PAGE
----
Title: The nonlinear effects of uncertainty shocks
Authors: Laura Jackson Young - Bentley University (United States) [presenting]
Michael Owyang - Federal Reserve Bank of St Louis (United States)
Kevin Kliesen - Federal Reserve Bank of St Louis (United States)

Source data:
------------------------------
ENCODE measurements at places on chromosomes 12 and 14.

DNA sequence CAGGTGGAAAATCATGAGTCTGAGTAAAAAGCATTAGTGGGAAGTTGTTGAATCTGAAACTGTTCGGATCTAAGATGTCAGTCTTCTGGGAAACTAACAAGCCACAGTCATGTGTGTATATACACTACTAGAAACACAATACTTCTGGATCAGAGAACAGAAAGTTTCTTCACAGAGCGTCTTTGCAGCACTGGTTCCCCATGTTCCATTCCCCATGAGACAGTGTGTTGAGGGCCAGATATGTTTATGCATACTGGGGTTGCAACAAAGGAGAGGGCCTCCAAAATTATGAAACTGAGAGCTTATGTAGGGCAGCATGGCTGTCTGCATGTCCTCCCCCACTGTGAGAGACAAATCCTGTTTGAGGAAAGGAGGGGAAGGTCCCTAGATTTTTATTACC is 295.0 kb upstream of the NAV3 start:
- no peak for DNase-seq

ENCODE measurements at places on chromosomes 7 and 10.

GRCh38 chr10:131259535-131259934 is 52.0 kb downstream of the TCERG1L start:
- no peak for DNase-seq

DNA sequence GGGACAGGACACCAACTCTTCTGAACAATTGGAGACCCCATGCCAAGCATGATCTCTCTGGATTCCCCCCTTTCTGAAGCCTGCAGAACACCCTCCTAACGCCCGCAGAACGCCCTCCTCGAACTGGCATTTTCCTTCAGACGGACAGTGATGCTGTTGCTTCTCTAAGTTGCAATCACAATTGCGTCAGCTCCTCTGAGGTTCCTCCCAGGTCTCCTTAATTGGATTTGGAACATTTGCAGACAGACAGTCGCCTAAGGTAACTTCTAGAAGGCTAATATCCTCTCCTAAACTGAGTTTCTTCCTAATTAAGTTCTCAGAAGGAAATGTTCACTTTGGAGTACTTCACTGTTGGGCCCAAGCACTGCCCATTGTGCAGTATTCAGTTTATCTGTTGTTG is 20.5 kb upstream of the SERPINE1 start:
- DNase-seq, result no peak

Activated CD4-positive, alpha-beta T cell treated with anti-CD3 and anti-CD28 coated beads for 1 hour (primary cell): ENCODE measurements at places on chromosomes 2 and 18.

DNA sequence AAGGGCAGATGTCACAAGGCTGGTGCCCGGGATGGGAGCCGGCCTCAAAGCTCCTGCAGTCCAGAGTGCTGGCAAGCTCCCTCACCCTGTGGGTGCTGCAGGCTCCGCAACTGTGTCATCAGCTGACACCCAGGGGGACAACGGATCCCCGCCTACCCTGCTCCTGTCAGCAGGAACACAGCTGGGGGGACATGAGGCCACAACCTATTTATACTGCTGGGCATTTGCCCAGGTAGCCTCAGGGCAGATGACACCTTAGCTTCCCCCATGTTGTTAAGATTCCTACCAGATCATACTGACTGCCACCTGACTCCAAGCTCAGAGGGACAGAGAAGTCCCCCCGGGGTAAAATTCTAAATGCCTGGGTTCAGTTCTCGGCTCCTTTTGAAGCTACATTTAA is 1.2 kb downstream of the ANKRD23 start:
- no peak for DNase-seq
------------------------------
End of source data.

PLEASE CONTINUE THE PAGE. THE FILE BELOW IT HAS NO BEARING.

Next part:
Abstract: It is widely believed that a rise in uncertainty can have detrimental effects on macro, micro, and financial market outcomes, as well as effects on monetary, fiscal, and regulatory policy. The majority of the evidence on the effect of uncertainty shocks on key economic variables has been produced in a linear environment. These models do not account for the fact that the level of uncertainty can affect how shocks propagate. We develop a time-varying threshold VAR in which shocks that lower uncertainty have limited linear effects but shocks that raise uncertainty above the threshold can have amplified effects. Under these circumstances, we find that uncertainty shocks have effects around three times the magnitude as those found in alternative linear models.